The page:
What Are The Basel Accords?
The Basel Accords are a set of standards created by the Basel Committee to establish uniform banking regulation among the world's financial systems. The Basel Committee was originally called the Committee on Banking Regulations and Supervisory Practices, and it was headquartered at the Bank for International Settlements in Basel, Switzerland. It was created in 1974 by the central bank governors of the Group of Ten (G10) countries in order "to enhance financial stability by improving the quality of banking supervision worldwide." The committee has since been expanded to 45 institutions from 28 jurisdictions.
Amid the backdrop of the debt crisis in Latin America in the early 1980s, the committee was concerned that the capital ratios of the primary banks doing business internationally were weakening just as global credit risks were rising. At the same time, it wanted to remove the "competitive inequality" due to the different capital requirements from one country to another.
In July 1988, the G10 governors released the Basel Capital Accord—later known as "Basel I"—that called for banks to establish a minimum capital ratio of 8% to risk-weighted assets. Banks were set to implement the rule by the end of 1992, and not just those in the 10 member countries but also those in "virtually all countries with active international banks." In September 1993, the committee said that banks in the G10 countries with material international banking businesses were meeting the Accord's minimum requirements.
In January 1996, the committee amended the Accord to include capital requirements to cover the banks' exposure to market risks in stocks and bonds, foreign exchange, commodities and options. The amendment took effect at the end of 1997.
In June 2004, the Basel Committee issued a new set of capital adequacy rules—known as Basel II—to replace and improve on Basel I. According to the committee, "The new framework was designed to improve the way regulatory capital requirements reflect underlying risks and to better address the financial innovation that had occurred in recent years."
Basel II focused on minimum capital requirements, regulatory review of each bank's capital adequacy, and the "effective use of disclosure as a lever to strengthen market discipline and encourage sound banking practices." The goal was to encourage banks to improve how they measure and control risk, both in their lending activities and in securities and asset trading.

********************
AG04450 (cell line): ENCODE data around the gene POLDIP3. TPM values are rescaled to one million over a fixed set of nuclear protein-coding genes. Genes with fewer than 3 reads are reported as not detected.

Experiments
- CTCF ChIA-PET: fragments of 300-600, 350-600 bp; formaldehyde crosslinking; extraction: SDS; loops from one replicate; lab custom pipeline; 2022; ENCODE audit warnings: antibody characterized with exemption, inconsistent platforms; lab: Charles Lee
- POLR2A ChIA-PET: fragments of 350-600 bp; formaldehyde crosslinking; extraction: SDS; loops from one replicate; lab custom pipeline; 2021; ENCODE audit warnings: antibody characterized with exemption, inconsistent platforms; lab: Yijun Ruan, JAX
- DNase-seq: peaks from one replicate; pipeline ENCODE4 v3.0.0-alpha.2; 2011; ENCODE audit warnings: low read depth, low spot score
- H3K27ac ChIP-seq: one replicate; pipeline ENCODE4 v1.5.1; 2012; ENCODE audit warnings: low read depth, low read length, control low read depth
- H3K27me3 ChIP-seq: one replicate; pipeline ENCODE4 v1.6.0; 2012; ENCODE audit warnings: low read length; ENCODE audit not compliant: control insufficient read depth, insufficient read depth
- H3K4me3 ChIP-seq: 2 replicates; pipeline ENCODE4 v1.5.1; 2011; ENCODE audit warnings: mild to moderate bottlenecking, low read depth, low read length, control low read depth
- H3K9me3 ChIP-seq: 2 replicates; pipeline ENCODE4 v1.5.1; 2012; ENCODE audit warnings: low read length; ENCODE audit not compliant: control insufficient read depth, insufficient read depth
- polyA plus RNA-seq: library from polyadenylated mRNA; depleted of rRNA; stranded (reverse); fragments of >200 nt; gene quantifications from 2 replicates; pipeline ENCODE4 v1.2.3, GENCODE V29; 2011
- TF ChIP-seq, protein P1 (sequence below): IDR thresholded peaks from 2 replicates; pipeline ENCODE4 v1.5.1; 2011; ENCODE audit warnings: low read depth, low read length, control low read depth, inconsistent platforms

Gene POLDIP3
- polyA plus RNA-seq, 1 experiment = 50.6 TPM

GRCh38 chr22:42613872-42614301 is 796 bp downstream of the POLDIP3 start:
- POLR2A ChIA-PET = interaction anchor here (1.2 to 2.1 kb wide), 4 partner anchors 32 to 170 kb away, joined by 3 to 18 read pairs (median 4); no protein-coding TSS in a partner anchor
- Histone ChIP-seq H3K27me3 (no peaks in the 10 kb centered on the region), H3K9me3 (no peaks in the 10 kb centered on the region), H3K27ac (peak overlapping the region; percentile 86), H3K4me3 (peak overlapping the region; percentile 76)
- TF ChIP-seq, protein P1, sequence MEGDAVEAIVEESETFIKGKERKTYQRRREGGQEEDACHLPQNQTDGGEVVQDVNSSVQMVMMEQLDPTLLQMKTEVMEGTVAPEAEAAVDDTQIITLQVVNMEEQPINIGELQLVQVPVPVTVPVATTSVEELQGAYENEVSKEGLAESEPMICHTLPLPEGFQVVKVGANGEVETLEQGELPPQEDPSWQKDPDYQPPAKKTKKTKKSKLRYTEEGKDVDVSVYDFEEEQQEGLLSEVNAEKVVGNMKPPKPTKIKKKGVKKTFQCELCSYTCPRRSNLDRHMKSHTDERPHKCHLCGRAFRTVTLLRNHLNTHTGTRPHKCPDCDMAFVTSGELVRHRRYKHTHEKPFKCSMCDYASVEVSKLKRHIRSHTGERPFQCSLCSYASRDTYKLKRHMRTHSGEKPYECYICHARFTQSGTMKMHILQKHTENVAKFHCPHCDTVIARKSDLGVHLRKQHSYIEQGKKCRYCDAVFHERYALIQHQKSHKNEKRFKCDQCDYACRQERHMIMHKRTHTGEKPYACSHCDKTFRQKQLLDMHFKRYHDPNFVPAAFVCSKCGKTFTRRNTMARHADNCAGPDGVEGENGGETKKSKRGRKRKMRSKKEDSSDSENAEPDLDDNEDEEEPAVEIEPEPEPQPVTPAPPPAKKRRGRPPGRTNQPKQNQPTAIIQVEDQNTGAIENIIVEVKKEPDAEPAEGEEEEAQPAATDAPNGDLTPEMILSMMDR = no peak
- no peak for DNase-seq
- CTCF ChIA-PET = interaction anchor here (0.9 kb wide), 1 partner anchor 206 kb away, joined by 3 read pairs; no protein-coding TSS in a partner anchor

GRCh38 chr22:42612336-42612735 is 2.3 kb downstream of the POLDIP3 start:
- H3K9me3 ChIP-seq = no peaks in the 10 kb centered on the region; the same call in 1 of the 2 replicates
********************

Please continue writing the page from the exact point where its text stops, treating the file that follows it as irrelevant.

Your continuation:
In the runup to the global financial crisis, culminating in the September 2008 failure of Lehman Brothers, the committee saw the need to strengthen the Basel II accord. It cited "too much leverage and inadequate liquidity buffers" among the world's banks, made worse by "poor governance and risk management," which led to "mispricing of credit and liquidity risks, and excess credit growth."
In July 2009, the committee issued new proposals to improve the regulation and supervision of global banks. Specifically, these proposals covered "complex securitisation positions, off-balance sheet vehicles and trading book exposures," all of which contributed to the financial crisis. In September 2010, higher minimum capital standards for commercial banks were mandated. These became part of a new capital and liquidity reform package that was endorsed at the G20 summit in Seoul, South Korea, which became known as "Basel III."
The Basel III rules, some of which will be phased in through this year (2019), include stricter regulatory capital requirements for banks, an additional layer of common equity, a "countercyclical capital buffer," a leverage ratio and new liquidity requirements. There are other requirements for so-called "systemically important banks," i.e., those "too big to fail," which means they're so large that they would require government intervention if a financial crisis or failure occurred.
The Basel III reforms were completed in 2017 with additional reforms intended to "address shortcomings of the pre-crisis regulatory framework and provide a regulatory foundation for a resilient banking system that supports the real economy."
The Basel Accords are a set of standards created by the Basel Committee to create a uniform bank regulatory regime around the world in order to enhance financial stability and improve banking supervision.
The committee, which is situated at the Bank for International Settlements, has released three sets of standards. The first was in response to the Latin American debt crisis of the early 1980s and the third, Basel III, is a series of standards meant to address the various risks and activities exposed by the 2008 financial crisis. Some of these standards are still being implemented.
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